(Associated Press) Dr. Anthony Fauci is saying Sunday that it is “really unfortunate” that Gov. Greg Abbott has moved to ban vaccine mandates in the state of Texas.
The nation’s leading infectious disease doctor, speaking on Fox News Sunday, said that the Republican governor’s decision to block businesses from requiring inoculations would damage public health since vaccines are the “most effective means” to stop the spread of COVID-19.
Fauci was largely encouraged by the downward trend of coronavirus hospitalizations and deaths across the nation and suggested that vaccinated individuals could have a normal holiday season with others who have received the shot. But he said that those who have not been vaccinated should continue to avoid gatherings and should wear a mask.
He also suggested that those who received a shot of the Johnson and Johnson vaccine would likely have flexibility to get a booster from either Moderna or Pfizer.
The FDA advisory panel ruled last week that anyone 18 and up who had the J&J shot was eligible to get a booster.
New Zealand health care workers administered a record number of vaccine jabs Saturday as the nation held a festival aimed at getting more people inoculated against the coronavirus.
Musicians, sports stars and celebrities pitched in for the “Vaxathon” event, which was broadcast on television and online for eight hours straight. By late afternoon, more than 120,000 people had gotten shots, eclipsing the daily record of 93,000 set in August.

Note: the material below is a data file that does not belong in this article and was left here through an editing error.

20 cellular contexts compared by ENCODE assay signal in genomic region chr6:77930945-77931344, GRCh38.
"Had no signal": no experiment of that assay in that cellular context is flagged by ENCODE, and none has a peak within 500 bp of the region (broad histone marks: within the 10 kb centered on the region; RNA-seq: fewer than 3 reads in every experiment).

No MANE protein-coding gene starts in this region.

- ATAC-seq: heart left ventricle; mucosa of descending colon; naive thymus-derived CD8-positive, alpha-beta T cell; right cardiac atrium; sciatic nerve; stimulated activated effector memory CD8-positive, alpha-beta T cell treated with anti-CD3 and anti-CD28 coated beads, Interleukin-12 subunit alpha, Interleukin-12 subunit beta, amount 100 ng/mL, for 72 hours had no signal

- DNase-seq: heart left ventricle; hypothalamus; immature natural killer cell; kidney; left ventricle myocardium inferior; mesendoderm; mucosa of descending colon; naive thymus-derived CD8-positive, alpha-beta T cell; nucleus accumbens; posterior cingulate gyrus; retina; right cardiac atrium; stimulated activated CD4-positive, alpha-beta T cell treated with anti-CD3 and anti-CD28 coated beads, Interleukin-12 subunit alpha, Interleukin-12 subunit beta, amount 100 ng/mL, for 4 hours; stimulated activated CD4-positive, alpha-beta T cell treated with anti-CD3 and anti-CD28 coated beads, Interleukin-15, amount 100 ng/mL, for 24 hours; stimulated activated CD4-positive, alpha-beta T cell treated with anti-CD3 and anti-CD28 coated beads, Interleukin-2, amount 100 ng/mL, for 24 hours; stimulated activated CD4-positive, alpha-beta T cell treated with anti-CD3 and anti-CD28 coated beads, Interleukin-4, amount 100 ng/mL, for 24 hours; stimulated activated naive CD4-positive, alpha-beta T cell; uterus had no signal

A throwback to TV fundraising “telethon” events that were popular from the 1970s through the 1990s, it comes as New Zealand faces its biggest threat since the pandemic began, with an outbreak of the delta variant spreading through the largest city of Auckland and beyond.
Prime Minister Jacinda Ardern, who chatted with motorists at a drive-through vaccination center in Wellington, initially set a target of 100,000 jabs for the day but upped that to 150,000 after the first target was met.
She also set a target of 25,000 shots for Indigenous Maori, whose vaccination numbers have been lagging and who have been hit hard by the latest outbreak.